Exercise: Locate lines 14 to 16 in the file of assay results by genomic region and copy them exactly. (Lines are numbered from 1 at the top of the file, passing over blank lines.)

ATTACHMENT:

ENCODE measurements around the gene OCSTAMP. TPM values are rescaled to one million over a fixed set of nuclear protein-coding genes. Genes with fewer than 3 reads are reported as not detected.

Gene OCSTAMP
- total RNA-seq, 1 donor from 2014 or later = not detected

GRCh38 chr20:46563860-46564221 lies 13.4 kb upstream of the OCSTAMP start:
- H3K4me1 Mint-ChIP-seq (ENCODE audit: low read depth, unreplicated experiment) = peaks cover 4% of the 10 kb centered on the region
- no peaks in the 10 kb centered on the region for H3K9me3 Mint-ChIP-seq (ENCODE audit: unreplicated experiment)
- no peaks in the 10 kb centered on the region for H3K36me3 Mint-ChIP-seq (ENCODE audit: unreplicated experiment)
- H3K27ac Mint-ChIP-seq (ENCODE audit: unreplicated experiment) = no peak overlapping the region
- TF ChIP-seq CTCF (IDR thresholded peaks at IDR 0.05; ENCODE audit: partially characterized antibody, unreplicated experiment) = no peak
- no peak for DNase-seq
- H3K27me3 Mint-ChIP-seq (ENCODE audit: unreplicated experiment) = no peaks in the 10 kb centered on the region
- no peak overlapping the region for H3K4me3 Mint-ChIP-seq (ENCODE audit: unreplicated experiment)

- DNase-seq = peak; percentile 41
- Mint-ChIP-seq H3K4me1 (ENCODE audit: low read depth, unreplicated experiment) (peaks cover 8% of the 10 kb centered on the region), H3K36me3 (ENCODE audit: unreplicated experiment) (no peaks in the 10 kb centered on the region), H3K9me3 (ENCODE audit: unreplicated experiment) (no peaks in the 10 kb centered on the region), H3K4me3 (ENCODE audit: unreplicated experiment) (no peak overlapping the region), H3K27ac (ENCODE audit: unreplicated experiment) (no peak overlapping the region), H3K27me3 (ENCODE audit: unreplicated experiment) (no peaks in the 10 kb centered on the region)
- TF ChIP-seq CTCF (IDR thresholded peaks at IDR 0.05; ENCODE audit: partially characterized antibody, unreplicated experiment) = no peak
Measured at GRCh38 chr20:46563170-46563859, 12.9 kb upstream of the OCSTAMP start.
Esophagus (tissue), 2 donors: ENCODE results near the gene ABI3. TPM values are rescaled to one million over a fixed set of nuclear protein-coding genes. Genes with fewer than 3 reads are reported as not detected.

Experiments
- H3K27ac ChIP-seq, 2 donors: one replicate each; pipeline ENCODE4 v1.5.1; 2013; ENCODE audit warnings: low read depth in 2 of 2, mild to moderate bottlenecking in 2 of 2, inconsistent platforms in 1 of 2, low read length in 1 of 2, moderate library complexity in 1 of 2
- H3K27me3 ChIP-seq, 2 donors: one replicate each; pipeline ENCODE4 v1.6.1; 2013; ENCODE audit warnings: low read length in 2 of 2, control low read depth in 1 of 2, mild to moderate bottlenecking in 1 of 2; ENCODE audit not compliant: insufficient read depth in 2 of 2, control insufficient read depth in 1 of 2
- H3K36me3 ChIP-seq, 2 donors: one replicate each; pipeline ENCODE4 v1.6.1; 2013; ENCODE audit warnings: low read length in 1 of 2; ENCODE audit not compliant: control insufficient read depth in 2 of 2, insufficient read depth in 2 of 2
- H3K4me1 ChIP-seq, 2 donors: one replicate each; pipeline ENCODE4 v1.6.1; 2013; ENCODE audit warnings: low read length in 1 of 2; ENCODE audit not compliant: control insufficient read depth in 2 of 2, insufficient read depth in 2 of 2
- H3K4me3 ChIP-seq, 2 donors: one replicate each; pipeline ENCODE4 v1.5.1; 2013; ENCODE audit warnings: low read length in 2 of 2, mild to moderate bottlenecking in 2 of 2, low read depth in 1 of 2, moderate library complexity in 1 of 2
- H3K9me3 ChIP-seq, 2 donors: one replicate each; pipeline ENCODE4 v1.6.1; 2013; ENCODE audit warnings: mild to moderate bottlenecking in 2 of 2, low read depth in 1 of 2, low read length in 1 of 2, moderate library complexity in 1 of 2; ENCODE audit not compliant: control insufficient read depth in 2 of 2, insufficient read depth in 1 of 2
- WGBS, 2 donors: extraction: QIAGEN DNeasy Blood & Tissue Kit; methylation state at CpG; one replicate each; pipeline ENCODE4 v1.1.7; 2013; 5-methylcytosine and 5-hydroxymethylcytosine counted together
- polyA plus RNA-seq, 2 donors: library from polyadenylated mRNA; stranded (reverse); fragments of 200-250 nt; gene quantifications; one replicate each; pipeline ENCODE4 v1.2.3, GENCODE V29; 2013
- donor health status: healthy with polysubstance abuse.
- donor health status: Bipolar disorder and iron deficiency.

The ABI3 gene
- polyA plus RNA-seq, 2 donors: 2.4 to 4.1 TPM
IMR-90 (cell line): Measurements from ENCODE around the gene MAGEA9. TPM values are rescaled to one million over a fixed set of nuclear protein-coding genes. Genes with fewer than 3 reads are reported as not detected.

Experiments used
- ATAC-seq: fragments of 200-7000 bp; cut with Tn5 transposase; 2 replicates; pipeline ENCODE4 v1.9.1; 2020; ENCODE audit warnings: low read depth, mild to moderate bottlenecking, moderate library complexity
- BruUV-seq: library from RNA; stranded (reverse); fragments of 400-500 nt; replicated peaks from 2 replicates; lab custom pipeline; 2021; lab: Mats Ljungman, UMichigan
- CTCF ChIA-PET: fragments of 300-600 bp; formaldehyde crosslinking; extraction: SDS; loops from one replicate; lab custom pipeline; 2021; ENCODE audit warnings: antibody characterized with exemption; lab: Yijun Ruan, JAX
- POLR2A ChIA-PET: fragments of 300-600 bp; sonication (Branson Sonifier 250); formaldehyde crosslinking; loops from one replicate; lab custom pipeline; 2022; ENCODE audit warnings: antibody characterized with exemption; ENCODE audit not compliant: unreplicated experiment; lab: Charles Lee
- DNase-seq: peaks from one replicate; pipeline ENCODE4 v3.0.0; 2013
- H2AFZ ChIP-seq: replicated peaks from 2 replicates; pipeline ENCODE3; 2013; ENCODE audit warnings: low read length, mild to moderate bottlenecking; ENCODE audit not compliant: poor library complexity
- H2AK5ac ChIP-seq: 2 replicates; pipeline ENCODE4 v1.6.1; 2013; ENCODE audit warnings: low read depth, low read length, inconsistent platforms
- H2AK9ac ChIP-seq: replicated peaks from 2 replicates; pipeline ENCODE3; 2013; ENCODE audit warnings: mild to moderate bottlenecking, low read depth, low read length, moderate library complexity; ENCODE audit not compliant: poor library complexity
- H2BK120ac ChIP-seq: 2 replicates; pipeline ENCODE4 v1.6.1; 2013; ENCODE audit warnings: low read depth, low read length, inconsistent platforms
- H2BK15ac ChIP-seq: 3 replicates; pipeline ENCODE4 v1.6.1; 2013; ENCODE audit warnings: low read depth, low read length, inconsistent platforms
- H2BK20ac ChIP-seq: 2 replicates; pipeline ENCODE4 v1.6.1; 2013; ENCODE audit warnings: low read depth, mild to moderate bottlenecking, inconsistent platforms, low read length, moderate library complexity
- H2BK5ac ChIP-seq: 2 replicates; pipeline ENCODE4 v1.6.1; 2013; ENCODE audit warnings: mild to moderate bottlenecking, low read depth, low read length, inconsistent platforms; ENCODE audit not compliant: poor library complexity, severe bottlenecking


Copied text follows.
- Mint-ChIP-seq H3K4me1 (ENCODE audit: low read depth, unreplicated experiment) (peaks cover 8% of the 10 kb centered on the region), H3K36me3 (ENCODE audit: unreplicated experiment) (no peaks in the 10 kb centered on the region), H3K9me3 (ENCODE audit: unreplicated experiment) (no peaks in the 10 kb centered on the region), H3K4me3 (ENCODE audit: unreplicated experiment) (no peak overlapping the region), H3K27ac (ENCODE audit: unreplicated experiment) (no peak overlapping the region), H3K27me3 (ENCODE audit: unreplicated experiment) (no peaks in the 10 kb centered on the region)
- TF ChIP-seq CTCF (IDR thresholded peaks at IDR 0.05; ENCODE audit: partially characterized antibody, unreplicated experiment) = no peak
Measured at GRCh38 chr20:46563170-46563859, 12.9 kb upstream of the OCSTAMP start.